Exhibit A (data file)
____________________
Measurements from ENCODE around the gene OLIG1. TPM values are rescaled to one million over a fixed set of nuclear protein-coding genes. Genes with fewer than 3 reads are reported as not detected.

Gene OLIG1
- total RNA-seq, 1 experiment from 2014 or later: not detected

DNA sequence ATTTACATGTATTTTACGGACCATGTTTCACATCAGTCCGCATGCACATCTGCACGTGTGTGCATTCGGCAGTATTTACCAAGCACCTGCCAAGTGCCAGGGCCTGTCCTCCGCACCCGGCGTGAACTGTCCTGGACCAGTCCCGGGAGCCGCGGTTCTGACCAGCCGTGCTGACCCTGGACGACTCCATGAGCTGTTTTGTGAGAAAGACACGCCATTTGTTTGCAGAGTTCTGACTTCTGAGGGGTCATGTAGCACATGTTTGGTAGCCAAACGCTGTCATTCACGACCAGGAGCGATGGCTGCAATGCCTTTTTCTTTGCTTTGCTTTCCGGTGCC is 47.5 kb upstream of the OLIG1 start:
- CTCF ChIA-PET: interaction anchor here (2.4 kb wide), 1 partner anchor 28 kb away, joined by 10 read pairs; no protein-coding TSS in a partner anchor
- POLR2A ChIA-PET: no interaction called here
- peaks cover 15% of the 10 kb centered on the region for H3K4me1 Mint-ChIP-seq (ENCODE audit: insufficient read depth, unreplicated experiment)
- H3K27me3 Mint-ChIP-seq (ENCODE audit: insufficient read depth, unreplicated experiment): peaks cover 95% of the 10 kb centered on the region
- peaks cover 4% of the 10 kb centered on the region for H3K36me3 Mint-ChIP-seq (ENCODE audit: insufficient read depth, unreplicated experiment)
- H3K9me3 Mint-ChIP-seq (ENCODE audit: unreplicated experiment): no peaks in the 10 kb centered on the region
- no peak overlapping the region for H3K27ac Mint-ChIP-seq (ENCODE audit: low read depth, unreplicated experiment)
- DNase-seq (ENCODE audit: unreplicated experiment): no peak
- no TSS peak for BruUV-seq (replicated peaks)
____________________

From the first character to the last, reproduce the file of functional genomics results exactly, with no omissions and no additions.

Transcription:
Measurements from ENCODE around the gene OLIG1. TPM values are rescaled to one million over a fixed set of nuclear protein-coding genes. Genes with fewer than 3 reads are reported as not detected.

Gene OLIG1
- total RNA-seq, 1 experiment from 2014 or later: not detected

DNA sequence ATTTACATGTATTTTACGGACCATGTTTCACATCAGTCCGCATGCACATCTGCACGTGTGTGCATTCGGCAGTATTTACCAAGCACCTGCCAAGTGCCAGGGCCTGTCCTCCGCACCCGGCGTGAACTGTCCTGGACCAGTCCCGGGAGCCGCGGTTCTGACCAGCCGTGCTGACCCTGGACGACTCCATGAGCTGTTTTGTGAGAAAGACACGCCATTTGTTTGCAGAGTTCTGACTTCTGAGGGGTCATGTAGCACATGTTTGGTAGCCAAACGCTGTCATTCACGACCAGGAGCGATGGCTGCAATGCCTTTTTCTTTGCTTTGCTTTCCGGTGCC is 47.5 kb upstream of the OLIG1 start:
- CTCF ChIA-PET: interaction anchor here (2.4 kb wide), 1 partner anchor 28 kb away, joined by 10 read pairs; no protein-coding TSS in a partner anchor
- POLR2A ChIA-PET: no interaction called here
- peaks cover 15% of the 10 kb centered on the region for H3K4me1 Mint-ChIP-seq (ENCODE audit: insufficient read depth, unreplicated experiment)
- H3K27me3 Mint-ChIP-seq (ENCODE audit: insufficient read depth, unreplicated experiment): peaks cover 95% of the 10 kb centered on the region
- peaks cover 4% of the 10 kb centered on the region for H3K36me3 Mint-ChIP-seq (ENCODE audit: insufficient read depth, unreplicated experiment)
- H3K9me3 Mint-ChIP-seq (ENCODE audit: unreplicated experiment): no peaks in the 10 kb centered on the region
- no peak overlapping the region for H3K27ac Mint-ChIP-seq (ENCODE audit: low read depth, unreplicated experiment)
- DNase-seq (ENCODE audit: unreplicated experiment): no peak
- no TSS peak for BruUV-seq (replicated peaks)